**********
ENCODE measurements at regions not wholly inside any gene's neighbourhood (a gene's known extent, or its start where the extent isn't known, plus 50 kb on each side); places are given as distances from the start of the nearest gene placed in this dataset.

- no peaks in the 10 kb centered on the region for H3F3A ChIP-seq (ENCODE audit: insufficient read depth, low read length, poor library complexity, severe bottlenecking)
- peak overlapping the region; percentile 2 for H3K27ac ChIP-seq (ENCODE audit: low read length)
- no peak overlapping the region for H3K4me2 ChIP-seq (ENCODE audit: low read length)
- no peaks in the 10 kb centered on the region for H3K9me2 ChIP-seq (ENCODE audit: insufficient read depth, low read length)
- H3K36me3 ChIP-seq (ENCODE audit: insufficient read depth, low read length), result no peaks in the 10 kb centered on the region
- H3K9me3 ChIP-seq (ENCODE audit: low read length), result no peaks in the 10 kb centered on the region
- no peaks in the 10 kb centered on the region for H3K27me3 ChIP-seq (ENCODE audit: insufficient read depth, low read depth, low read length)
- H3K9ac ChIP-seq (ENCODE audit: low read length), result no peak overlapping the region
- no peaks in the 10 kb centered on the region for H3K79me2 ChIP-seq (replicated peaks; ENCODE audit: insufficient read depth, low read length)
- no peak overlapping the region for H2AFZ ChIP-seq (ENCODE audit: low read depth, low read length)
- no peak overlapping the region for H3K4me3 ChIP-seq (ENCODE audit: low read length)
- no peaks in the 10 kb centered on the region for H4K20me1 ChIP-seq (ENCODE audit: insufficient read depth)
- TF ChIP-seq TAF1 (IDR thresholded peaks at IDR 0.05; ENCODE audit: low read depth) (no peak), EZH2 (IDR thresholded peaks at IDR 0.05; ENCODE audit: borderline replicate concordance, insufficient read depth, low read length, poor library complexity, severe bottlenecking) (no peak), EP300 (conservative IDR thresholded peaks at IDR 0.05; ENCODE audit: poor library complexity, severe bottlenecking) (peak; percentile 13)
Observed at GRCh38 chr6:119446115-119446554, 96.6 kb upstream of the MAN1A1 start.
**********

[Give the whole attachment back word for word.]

ENCODE measurements at regions not wholly inside any gene's neighbourhood (a gene's known extent, or its start where the extent isn't known, plus 50 kb on each side); places are given as distances from the start of the nearest gene placed in this dataset.

- no peaks in the 10 kb centered on the region for H3F3A ChIP-seq (ENCODE audit: insufficient read depth, low read length, poor library complexity, severe bottlenecking)
- peak overlapping the region; percentile 2 for H3K27ac ChIP-seq (ENCODE audit: low read length)
- no peak overlapping the region for H3K4me2 ChIP-seq (ENCODE audit: low read length)
- no peaks in the 10 kb centered on the region for H3K9me2 ChIP-seq (ENCODE audit: insufficient read depth, low read length)
- H3K36me3 ChIP-seq (ENCODE audit: insufficient read depth, low read length), result no peaks in the 10 kb centered on the region
- H3K9me3 ChIP-seq (ENCODE audit: low read length), result no peaks in the 10 kb centered on the region
- no peaks in the 10 kb centered on the region for H3K27me3 ChIP-seq (ENCODE audit: insufficient read depth, low read depth, low read length)
- H3K9ac ChIP-seq (ENCODE audit: low read length), result no peak overlapping the region
- no peaks in the 10 kb centered on the region for H3K79me2 ChIP-seq (replicated peaks; ENCODE audit: insufficient read depth, low read length)
- no peak overlapping the region for H2AFZ ChIP-seq (ENCODE audit: low read depth, low read length)
- no peak overlapping the region for H3K4me3 ChIP-seq (ENCODE audit: low read length)
- no peaks in the 10 kb centered on the region for H4K20me1 ChIP-seq (ENCODE audit: insufficient read depth)
- TF ChIP-seq TAF1 (IDR thresholded peaks at IDR 0.05; ENCODE audit: low read depth) (no peak), EZH2 (IDR thresholded peaks at IDR 0.05; ENCODE audit: borderline replicate concordance, insufficient read depth, low read length, poor library complexity, severe bottlenecking) (no peak), EP300 (conservative IDR thresholded peaks at IDR 0.05; ENCODE audit: poor library complexity, severe bottlenecking) (peak; percentile 13)
Observed at GRCh38 chr6:119446115-119446554, 96.6 kb upstream of the MAN1A1 start.